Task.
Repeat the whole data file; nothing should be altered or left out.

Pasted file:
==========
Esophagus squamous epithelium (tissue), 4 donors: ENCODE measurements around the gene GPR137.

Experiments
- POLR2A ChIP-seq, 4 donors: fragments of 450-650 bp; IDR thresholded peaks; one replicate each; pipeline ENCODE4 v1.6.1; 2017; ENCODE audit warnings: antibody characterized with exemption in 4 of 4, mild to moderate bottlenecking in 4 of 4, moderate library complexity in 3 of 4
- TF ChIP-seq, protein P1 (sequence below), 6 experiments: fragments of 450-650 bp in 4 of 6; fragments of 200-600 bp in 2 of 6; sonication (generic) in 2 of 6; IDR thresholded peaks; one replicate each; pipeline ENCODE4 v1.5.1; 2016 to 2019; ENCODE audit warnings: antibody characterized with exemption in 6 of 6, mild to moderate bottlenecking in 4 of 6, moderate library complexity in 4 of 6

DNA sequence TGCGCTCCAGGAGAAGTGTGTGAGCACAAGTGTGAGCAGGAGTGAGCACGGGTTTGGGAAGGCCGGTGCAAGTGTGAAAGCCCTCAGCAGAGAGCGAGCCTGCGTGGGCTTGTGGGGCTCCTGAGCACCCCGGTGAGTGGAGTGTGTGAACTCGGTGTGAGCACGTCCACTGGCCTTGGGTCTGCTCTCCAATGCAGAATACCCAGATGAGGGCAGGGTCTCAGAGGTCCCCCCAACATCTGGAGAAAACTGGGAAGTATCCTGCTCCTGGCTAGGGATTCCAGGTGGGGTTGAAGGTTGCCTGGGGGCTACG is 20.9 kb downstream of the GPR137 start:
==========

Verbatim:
Esophagus squamous epithelium (tissue), 4 donors: ENCODE measurements around the gene GPR137.

Experiments
- POLR2A ChIP-seq, 4 donors: fragments of 450-650 bp; IDR thresholded peaks; one replicate each; pipeline ENCODE4 v1.6.1; 2017; ENCODE audit warnings: antibody characterized with exemption in 4 of 4, mild to moderate bottlenecking in 4 of 4, moderate library complexity in 3 of 4
- TF ChIP-seq, protein P1 (sequence below), 6 experiments: fragments of 450-650 bp in 4 of 6; fragments of 200-600 bp in 2 of 6; sonication (generic) in 2 of 6; IDR thresholded peaks; one replicate each; pipeline ENCODE4 v1.5.1; 2016 to 2019; ENCODE audit warnings: antibody characterized with exemption in 6 of 6, mild to moderate bottlenecking in 4 of 6, moderate library complexity in 4 of 6

DNA sequence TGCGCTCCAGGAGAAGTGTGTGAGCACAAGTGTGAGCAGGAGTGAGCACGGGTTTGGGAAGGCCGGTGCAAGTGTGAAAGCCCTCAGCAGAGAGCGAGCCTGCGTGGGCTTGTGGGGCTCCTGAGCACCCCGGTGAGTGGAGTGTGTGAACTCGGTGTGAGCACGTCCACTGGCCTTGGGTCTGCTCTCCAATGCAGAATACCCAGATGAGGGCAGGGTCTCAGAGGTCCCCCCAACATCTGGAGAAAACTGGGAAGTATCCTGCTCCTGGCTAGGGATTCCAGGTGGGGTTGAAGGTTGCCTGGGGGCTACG is 20.9 kb downstream of the GPR137 start: